Black Heart Booking: The 20-Year Gamble and the Traveling Venue | Feature Story

Lucas Wright’s personal PA system now sits in the garage of his Omaha home, collecting dust. He lugged it back there in July of this year, after eight years of use and abuse for hundreds of shows across Nebraska.

Unpacked, it’s an instant venue: a Yamaha EMX5000 powered mixing board anchors a kit complete with vocal and drum mics, speakers, and monitors. Wright says that even with blown speaker repairs and rewiring jobs, it still holds up pretty well.

After more than 10 years of booking punk, metal and hard rock, Wright is shelving Black Heart Booking right next to it.

On Jan. 4, Omaha bands Cordial Spew, Mint Wad Wally, Suburban Crisis and No Comply will be joined by Lincoln’s Within Wilds and Illinois’s Cloud Gavin at the Hideout (RSVP here), a venue at which Wright has booked shows for years.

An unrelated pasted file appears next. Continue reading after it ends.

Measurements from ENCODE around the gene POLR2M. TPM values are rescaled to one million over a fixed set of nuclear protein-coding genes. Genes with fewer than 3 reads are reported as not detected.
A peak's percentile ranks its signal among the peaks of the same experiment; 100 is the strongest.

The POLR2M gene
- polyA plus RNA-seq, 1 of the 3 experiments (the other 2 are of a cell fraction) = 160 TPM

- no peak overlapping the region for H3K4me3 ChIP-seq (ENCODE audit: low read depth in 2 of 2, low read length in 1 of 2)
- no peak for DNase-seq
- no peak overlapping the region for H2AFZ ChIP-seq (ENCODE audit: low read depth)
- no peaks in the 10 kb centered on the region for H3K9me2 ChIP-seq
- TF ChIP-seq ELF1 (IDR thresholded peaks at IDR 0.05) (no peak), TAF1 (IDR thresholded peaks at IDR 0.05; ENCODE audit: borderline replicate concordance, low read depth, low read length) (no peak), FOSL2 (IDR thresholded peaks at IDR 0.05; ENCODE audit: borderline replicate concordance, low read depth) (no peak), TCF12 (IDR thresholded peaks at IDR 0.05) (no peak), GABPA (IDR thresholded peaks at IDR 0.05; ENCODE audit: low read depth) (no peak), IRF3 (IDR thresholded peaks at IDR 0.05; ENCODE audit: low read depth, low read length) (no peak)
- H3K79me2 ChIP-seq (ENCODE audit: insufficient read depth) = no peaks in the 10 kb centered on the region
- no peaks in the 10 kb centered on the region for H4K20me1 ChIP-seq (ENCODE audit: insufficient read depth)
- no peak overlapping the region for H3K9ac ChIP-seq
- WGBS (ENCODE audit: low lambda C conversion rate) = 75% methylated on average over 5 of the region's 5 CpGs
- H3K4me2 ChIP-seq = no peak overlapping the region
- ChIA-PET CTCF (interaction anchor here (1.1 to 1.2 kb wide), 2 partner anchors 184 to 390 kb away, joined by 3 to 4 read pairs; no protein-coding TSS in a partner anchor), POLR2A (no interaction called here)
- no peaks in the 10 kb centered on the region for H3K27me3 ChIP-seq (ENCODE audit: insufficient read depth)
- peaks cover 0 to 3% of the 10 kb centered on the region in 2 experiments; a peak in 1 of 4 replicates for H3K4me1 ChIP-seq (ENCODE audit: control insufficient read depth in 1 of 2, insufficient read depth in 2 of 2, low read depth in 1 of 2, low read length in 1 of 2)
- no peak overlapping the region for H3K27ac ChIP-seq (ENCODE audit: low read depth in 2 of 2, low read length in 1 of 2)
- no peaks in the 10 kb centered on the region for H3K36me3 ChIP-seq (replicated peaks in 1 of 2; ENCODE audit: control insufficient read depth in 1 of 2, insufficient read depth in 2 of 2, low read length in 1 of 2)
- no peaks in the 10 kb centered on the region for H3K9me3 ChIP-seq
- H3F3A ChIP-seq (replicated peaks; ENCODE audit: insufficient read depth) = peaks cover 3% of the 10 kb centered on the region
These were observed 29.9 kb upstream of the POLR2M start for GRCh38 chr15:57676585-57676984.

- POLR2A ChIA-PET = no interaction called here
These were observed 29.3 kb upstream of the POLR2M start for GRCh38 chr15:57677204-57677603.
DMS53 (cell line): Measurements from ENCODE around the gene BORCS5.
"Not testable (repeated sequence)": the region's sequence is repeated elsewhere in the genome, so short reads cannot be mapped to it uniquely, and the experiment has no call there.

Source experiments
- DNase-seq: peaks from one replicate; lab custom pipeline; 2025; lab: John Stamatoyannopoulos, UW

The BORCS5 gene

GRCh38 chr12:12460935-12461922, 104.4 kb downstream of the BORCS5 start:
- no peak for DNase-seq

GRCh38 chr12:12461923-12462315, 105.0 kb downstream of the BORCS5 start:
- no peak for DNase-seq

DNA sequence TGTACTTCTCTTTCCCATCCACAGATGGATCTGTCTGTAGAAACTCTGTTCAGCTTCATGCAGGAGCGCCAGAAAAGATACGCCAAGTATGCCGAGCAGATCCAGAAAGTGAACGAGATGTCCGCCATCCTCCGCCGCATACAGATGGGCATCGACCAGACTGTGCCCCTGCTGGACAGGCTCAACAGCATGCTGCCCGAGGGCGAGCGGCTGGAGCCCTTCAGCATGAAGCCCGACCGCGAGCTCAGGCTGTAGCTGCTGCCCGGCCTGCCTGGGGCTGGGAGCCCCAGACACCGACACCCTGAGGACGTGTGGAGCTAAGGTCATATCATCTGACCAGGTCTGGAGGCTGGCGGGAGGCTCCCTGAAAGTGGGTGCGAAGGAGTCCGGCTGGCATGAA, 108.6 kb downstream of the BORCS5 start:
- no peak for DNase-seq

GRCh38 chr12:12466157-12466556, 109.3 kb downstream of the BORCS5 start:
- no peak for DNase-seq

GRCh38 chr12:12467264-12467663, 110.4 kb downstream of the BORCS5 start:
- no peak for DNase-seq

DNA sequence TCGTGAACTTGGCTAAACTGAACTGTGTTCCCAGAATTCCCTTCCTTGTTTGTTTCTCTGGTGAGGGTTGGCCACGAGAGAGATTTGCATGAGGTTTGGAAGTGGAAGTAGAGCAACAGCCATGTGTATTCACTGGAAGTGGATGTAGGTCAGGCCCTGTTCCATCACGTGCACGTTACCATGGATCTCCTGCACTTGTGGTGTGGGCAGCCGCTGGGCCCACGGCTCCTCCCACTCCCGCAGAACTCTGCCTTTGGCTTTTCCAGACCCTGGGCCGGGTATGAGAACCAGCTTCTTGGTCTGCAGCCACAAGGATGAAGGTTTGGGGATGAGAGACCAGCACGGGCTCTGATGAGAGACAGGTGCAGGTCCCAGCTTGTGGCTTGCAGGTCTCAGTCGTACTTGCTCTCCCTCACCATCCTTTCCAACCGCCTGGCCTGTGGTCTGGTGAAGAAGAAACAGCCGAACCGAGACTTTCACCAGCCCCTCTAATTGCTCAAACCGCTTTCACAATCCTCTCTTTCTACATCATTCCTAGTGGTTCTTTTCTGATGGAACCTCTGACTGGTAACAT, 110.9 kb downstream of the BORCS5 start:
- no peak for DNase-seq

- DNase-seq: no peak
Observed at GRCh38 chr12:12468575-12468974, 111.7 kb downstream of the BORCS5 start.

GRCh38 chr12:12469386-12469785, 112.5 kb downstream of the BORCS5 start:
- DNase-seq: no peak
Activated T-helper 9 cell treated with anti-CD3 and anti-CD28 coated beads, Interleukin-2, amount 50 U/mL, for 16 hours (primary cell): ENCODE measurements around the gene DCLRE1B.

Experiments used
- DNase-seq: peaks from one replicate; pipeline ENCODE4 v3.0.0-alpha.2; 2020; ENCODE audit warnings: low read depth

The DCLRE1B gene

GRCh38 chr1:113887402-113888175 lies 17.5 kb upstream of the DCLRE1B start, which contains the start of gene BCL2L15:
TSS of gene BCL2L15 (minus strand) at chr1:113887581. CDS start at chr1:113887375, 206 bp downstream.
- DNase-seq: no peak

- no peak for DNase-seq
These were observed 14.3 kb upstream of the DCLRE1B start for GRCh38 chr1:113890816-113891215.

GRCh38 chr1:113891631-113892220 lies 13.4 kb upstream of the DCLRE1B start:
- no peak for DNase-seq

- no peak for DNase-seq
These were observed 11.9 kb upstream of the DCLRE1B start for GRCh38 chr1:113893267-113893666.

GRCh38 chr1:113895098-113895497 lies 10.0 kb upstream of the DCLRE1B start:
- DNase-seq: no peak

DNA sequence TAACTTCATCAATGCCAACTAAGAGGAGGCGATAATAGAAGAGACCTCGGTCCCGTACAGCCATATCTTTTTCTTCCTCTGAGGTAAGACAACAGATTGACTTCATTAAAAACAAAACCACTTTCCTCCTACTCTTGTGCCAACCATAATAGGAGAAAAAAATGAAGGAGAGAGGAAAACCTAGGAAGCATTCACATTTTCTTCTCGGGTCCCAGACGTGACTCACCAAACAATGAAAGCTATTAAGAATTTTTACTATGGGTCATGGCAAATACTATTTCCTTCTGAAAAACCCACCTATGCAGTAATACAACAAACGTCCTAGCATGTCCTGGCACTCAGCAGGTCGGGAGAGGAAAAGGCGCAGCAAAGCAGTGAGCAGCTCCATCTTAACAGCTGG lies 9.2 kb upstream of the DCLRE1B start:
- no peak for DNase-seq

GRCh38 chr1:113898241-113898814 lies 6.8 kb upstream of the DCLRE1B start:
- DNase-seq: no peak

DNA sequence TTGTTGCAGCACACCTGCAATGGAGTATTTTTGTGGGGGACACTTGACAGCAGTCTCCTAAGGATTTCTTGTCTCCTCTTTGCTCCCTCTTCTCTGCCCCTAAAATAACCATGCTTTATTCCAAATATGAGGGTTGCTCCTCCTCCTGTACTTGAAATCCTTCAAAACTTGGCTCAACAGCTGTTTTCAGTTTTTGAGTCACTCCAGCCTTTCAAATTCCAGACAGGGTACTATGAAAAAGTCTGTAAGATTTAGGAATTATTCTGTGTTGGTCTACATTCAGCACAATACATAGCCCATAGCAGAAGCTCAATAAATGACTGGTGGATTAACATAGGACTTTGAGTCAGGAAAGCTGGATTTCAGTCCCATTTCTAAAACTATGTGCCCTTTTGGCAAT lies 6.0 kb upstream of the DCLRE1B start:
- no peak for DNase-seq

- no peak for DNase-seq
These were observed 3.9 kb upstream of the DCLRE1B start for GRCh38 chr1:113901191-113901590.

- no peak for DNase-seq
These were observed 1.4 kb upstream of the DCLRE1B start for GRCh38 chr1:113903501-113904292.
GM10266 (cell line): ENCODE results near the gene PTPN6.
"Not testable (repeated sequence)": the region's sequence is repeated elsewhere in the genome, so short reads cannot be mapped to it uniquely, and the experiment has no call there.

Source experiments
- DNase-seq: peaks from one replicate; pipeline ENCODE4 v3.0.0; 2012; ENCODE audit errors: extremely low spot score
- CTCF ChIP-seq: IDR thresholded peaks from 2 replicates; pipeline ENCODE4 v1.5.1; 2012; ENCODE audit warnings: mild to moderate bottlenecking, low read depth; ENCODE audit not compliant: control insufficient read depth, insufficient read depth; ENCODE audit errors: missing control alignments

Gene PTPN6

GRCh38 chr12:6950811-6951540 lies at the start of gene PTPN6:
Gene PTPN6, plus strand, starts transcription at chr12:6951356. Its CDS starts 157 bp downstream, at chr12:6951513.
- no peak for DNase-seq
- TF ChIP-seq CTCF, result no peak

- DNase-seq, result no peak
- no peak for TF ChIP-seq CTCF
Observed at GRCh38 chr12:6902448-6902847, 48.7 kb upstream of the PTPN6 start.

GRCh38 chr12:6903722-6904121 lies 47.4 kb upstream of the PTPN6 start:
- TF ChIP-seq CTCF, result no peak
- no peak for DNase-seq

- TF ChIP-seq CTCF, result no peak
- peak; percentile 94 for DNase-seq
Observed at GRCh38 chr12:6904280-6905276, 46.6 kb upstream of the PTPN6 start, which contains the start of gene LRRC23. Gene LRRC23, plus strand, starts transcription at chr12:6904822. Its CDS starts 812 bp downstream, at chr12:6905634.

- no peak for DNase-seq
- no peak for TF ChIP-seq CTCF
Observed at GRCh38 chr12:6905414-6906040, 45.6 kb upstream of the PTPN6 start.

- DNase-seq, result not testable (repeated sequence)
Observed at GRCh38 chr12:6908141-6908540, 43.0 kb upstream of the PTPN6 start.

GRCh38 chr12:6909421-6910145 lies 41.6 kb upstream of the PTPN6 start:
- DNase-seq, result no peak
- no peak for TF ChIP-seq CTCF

“It’s probably going to be my last show for the foreseeable future,” Wright says on a hazy December Saturday, gazing out of the window from a booth at Jake’s in Benson.

He confronts this reality while sounding slightly hesitant, though it seems he has carefully considered his decision. This wouldn’t be the first hiatus he’s taken over 16 collective years of booking. Things like attending college and starting a family have intervened.

The risk makes it a tough full-time pursuit, anyway. There are many variables that affect the success of a show from the promotion standpoint. There’s advertising, band popularity, weather, timing. When family is involved, relying on them to align is unrealistic.